Wisconsin Oneida Indians Speak of Their Lives

Friends Newsletter Fall 2005 vol. 3 no. 2

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| Oneida Narratives | Ja, de elsker |

Wisconsin Oneida Indians Speak of Their Lives

“For the last two years I have been working on the Oneida Language Project, sponsored by the University of Wisconsin here in Oneida. I am very much interested in my work. We are writing all kinds of Indian stories, jokes, and the Oneida history. Someday I hope to see it published in books so that the people can read it and find out for themselves what Oneida people really are--bad or good.” Guy Elm

Guy Elm was one of about a dozen men and women of the Oneida Nation of Wisconsin who were employed on two unusual WPA projects from late 1938 through early 1942. While most of the Oneidas who worked on these depression-era public works programs built roads or labored in quarries, Guy and his colleagues interviewed their families and friends and recorded their stories, autobiographical narratives, and observations about Oneida life and history. They translated those interviews that were taken down in the Oneida language into English and added accounts of their own. By the time the project came to an end shortly after the start of World War II they had filled more than two-hundred stenographers’ notebooks with well over 20, 000 pages of precious information. Much of the material was set aside and forgotten. The book Guy Elm hoped to see would not appear for more than 60 years.

The Oneida Language and Folklore Project was conceived and set up by Morris Swadesh, an anthropological linguist at the University of Wisconsin in Madison, and was directed by an undergraduate student, Floyd Lounsbury, who later became a professor at Yale University and a leading expert on American Indian languages. The material from this research was well known and has been widely used for the study of their language by the Oneida themselves and by linguists interested in American Indian languages since it was first collected. The second project, the Oneida Ethnological Study, had a different fate; the notebooks resulting from the work done from October 1940 to March 1942 were put in a large carton and left in the storeroom of the anthropology department. They rested there until I had the extraordinary good fortune to find them in 1998.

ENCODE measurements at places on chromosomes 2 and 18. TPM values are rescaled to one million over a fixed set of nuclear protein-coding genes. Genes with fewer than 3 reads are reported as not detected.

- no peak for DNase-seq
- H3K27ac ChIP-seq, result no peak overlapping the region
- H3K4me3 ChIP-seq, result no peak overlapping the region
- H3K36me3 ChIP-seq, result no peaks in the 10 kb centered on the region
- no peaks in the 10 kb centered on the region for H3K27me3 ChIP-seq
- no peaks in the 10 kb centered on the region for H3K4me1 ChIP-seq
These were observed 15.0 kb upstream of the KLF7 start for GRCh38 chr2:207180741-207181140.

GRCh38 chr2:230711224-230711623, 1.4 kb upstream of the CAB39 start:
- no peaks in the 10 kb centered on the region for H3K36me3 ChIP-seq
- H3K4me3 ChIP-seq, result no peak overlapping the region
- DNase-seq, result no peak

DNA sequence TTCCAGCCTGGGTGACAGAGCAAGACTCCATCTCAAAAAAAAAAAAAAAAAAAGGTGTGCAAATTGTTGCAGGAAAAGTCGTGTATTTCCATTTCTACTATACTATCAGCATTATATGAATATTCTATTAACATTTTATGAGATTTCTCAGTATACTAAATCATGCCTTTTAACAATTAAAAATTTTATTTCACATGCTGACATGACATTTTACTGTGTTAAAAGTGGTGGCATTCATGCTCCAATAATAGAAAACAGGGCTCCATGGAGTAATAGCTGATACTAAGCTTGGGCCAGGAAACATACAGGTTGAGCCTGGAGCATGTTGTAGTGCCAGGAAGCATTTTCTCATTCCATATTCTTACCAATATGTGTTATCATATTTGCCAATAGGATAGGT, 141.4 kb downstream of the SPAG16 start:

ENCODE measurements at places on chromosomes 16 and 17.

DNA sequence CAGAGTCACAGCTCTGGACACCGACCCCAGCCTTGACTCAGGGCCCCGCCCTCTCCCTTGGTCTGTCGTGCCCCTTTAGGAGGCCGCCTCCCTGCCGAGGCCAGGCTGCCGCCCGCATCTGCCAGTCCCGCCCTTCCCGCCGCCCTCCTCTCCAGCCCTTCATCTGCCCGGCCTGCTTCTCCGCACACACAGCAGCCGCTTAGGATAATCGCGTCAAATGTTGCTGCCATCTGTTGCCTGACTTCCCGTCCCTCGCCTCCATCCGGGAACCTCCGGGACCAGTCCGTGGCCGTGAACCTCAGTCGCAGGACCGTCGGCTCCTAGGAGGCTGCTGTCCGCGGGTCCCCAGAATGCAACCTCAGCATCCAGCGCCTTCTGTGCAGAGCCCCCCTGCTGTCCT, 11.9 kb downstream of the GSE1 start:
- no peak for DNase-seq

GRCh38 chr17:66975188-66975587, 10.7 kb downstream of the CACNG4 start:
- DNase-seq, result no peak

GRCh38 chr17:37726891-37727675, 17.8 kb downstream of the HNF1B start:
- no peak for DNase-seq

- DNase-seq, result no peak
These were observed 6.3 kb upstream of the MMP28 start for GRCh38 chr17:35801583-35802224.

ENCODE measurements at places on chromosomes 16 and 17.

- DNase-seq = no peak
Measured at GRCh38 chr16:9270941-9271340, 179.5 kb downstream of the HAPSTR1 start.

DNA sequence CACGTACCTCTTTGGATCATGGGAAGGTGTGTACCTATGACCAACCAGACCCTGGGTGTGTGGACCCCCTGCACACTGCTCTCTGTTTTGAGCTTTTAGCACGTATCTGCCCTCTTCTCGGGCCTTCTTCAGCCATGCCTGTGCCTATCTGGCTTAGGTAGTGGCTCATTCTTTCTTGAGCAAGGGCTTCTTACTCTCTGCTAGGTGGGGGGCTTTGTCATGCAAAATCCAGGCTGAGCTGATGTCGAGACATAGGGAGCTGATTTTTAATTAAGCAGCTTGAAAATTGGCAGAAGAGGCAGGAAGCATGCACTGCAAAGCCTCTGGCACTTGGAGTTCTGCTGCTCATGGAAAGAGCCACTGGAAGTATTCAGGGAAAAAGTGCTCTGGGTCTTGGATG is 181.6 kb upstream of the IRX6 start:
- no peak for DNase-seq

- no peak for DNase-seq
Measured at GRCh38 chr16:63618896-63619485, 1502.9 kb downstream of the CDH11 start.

The one-hundred and sixty-seven notebooks in the carton contained remarkable accounts by more than two-hundred women and men, from elders in their ninety's to a few (young) people in their thirties. The narratives cover the spectrum of human activity including birth, death, sex, child-rearing, marriage and family life, schooling, economic activity and survival in hard times, belief and religion, sports, recreation, and more. They are told frankly, often with wit, gumption, and style. This long-hidden treasure is now available to be appreciated both for the stories themselves and for the value of the whole for research into the modern history and social and cultural life of the Oneidas.

Since its discovery, photocopies of all the material from the Oneida Ethnological Study have been made available to the Oneida Nation. Those Oneidas and other researchers who want to consult the original notebooks (and other material, such as hand-drawn maps), can find them at the Area Research Center of the Wisconsin Historical Society on the campus of the University of Wisconsin-Green Bay. And the first book drawing upon the narratives has just been published. Oneida Lives: Long-Lost Voices of the Wisconsin Oneidas (University of Nebraska Press) contains sixty-five autobiographical accounts by fifty-three men and women, representing perhaps ten percent of the total material from the project.

In the narratives, long-lost voices of Wisconsin Oneida men and women are heard once again, presenting a picture of all aspects of Oneida Indian life from the 1880s, before the Dawes Allotment Act, through World War I and the Great Depression, to the beginning of World War II. Aside from their value for research, the stories themselves are often remarkable and beautifully told—and probably quite different from what people will expect. These accounts add a new dimension to our knowledge of the cultures of the Upper Midwest, illuminating the experiences of a group of American Indians whose history is quite different from that of most others in Wisconsin.

Herbert S. Lewis, Emeritus Professor, with the Department of Anthropolgy at University of Wisconsin Madison.


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